These issues are not new, they just have a modern face and we are the ones who feel the yearning and desire for something else. These were the sorts of issues confronting Jesus and they were behind his proclamation that God’s Reign is here! In a world where the Empire (of Rome) controlled so much, Jesus proclaimed God’s alternative vision for the world. In the face of gross injustice, exclusion, poverty, greed and violence, Jesus spoke of God’s Reign of love!

The alternative Kingdom/Realm of God of which Jesus spoke stood in contrast to Rome’s Empire of power and might over people. God’s Reign is grounded in love and justice! There is room for everyone and everyone has a place, a role that is valued and we discover the best within ourselves and are empowered to become who we can be! This Realm is inclusive of all people, accepting each of us as we are and calling out of us the deeper truth and reality of who we are and can be.

The Realm of God is built upon peace and reconciliation. It understands that peace takes courage, time and energy. It requires that we confront prejudice and fear and listen with respect to those who have a different perspective or opinion. Perhaps the ‘truth’ is deeper than either party recognises, and we each contribute elements of truth? Therefore, the Realm of God is non-violent! God is not violent and opposes violence in the world. None of this means that the realm of God is typified by those who are weak and timid. In fact to live non-violently and to seek peace takes great courage and inner strength. So much violence is cowardly as people stand behind weapons or ‘surprise’, military might, destroying enemies rather than confront them in person. When the Realm of God stands against the powers of the world it does so non-violently. It absorbs hatred, abuse and violence and stands firm in tough love.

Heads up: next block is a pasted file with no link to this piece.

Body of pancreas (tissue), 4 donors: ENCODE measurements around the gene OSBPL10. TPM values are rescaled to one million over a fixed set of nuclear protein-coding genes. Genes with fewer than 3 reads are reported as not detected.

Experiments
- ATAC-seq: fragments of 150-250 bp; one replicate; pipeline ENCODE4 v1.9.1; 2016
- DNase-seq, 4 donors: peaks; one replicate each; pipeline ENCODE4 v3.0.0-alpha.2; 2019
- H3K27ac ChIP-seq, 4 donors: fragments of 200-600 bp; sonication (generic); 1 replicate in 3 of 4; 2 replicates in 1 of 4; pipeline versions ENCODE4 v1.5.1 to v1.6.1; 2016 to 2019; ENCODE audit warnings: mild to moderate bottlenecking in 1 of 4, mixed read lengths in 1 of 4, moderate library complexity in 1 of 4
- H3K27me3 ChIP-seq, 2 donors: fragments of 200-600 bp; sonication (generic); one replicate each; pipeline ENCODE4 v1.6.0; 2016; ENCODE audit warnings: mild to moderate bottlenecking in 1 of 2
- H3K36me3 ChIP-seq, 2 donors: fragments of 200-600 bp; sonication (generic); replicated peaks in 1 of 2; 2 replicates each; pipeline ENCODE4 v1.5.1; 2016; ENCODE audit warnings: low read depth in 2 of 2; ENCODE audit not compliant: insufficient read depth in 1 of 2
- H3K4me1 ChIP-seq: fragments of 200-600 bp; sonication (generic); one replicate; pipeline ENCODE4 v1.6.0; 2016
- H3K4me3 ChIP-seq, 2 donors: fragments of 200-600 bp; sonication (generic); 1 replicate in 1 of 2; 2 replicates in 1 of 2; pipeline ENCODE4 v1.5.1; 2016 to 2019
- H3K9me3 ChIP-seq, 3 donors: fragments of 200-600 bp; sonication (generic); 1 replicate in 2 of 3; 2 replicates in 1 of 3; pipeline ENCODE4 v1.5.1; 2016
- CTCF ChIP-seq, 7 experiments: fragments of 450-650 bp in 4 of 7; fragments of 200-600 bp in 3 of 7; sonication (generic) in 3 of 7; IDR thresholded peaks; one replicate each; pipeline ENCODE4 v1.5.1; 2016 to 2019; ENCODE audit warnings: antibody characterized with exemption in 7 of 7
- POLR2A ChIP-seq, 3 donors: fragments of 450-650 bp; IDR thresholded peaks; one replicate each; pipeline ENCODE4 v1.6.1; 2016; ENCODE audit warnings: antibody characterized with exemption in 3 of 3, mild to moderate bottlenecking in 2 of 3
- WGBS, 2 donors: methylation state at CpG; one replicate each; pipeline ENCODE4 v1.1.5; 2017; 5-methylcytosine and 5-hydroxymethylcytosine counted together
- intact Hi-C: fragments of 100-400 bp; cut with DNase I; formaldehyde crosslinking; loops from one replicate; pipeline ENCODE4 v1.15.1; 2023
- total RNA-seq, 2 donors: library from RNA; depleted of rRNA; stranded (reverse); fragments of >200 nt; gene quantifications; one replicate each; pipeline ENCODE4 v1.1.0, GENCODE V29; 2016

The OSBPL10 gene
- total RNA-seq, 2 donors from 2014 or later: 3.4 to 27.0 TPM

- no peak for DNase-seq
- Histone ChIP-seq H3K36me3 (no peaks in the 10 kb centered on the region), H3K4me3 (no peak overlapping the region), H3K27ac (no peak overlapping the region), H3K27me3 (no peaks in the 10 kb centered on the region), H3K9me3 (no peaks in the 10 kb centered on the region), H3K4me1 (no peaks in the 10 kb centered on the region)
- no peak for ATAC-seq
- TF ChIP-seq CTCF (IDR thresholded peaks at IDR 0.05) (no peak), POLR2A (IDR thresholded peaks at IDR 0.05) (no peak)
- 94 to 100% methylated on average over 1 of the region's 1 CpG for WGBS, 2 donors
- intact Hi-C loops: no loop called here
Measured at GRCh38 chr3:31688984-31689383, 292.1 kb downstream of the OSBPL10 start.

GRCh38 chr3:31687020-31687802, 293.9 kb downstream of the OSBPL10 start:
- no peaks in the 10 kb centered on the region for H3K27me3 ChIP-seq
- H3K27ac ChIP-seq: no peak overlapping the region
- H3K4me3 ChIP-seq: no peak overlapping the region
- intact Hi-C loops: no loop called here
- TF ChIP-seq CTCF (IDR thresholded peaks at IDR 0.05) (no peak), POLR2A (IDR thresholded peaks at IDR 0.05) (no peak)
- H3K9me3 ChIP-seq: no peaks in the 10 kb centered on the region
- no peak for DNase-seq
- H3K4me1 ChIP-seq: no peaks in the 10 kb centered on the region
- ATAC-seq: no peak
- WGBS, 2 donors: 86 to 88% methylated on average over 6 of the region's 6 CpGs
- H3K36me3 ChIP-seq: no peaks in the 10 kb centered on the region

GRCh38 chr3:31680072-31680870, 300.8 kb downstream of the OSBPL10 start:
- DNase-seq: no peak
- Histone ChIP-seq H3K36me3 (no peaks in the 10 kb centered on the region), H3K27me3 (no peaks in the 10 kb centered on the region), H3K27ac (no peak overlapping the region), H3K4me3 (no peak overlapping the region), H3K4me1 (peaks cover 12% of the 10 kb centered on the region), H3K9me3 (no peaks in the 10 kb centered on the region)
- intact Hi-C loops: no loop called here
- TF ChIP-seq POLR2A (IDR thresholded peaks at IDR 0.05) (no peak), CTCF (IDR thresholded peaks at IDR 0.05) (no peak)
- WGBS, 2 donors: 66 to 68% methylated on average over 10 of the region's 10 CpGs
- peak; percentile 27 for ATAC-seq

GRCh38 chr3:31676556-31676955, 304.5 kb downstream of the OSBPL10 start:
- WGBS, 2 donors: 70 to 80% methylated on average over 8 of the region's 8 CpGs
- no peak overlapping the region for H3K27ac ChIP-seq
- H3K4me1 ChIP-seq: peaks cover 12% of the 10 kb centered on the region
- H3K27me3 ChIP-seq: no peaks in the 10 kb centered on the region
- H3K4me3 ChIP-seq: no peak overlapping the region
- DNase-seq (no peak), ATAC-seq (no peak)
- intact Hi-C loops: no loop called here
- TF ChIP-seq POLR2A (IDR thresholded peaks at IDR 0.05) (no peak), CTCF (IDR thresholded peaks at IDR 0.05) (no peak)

The Realm of God is communal and it is in this community that we experience the liberating power of hope and love. The community stands together and draws strength and encouragement to live as God’s people against those who choose greed, injustice and violence. This is  gracious community in which each person is welcomed, whoever they are, whatever they think or feel or experience. It is a place where we can feel safe to become our truer selves and to encourage each other in grace and love. We work together for the common good beyond us, for justice, peace and the liberation of all people. We seek and appreciate the beauty of the world around us. In the wonders that are present within the natural world we experience the Sacred, the mystery and wonder of God. Within the beauty and wonder of relationships, shared meals and common life we experience the presence of God who holds all things and people together. We wonder, together, why we waste so much time despairing what might be and energy on sustaining conflicts when life is meant to be lived.